It seems, then, that populations in low-calcium water have somehow evolved to be better at obtaining calcium and/or building calcium-dependent structures - perhaps a classic case of "counter-gradient variation" (which would have to be confirmed using common-garden rearing). Yet, even in cases of counter-gradient variation, something else is often compromised - that is "Darwinian Demons" who are great at everything are unlikely. 

So where are the compromises then? We could always look at other calcium-dependent structures (although scales and skeletons are the most obvious) or perhaps the effort required to obtain calcium in low-calcium water has other costs, such as to growth or survival. But this is could be a wasted effort because ....

And now we come to the alternative idea for which I generated the analogy. Here it unfolds as written out in the draft version. The first paragraph is the analogy that was axed later and the rest of it was also modified for the final published paper. Perhaps you will like it or maybe you will hate it but, regardless, I bet you will remember it - even if only for short time.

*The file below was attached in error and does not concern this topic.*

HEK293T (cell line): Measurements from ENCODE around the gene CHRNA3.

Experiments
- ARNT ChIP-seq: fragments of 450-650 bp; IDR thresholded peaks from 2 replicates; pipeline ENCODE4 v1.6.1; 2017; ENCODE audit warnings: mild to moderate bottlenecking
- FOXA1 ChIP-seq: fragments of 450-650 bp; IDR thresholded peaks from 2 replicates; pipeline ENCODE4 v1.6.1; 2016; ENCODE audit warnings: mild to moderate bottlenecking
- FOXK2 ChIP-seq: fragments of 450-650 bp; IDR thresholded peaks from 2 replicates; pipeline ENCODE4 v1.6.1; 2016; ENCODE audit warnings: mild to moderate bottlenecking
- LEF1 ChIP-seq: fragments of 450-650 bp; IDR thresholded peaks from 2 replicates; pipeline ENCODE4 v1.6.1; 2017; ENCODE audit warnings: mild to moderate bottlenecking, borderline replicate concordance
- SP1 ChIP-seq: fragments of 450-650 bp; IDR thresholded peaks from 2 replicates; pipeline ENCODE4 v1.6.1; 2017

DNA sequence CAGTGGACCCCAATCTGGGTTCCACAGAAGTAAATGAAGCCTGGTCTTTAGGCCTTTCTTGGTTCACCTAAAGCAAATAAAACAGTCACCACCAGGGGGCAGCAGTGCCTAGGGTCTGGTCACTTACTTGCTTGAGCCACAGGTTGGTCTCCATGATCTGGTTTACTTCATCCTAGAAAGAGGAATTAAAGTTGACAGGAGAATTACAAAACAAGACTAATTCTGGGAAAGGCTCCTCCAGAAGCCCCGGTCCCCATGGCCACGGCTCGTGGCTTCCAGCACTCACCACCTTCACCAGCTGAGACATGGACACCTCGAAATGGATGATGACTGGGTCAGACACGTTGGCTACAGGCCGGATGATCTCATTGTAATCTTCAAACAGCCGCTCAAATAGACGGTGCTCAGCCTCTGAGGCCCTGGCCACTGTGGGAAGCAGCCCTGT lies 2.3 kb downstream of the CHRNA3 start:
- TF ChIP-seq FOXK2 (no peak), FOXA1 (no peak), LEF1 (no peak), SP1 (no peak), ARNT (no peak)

Perhaps trade-off payments during adaptation are “front loaded”

"We start with an analogy. When purchasing a mortgage for a home, the purchaser incurs an additional cost (beyond the cost of the home itself) in interest payments to the lender (usually a bank) – and most mortgages are structured such that those interest payments are front-loaded. As a result, payments early in a mortgage include a lot of interest payments (on the money loaned by the bank), whereas payments late in a mortgage almost entirely reduce the principal (because the interest was paid earlier). Thus, if one examines mortgage payments early on, this additional cost is apparent – and is a trade-off associated with purchasing a home via a mortgage. Later on, however, examining mortgage payments would suggest this cost was minimal – because the interest payments have become very small. In short, a strong trade-off (interest payments) can be evident early in the process of adaptation (getting a home) but are not evident later in the process (because they were paid early on).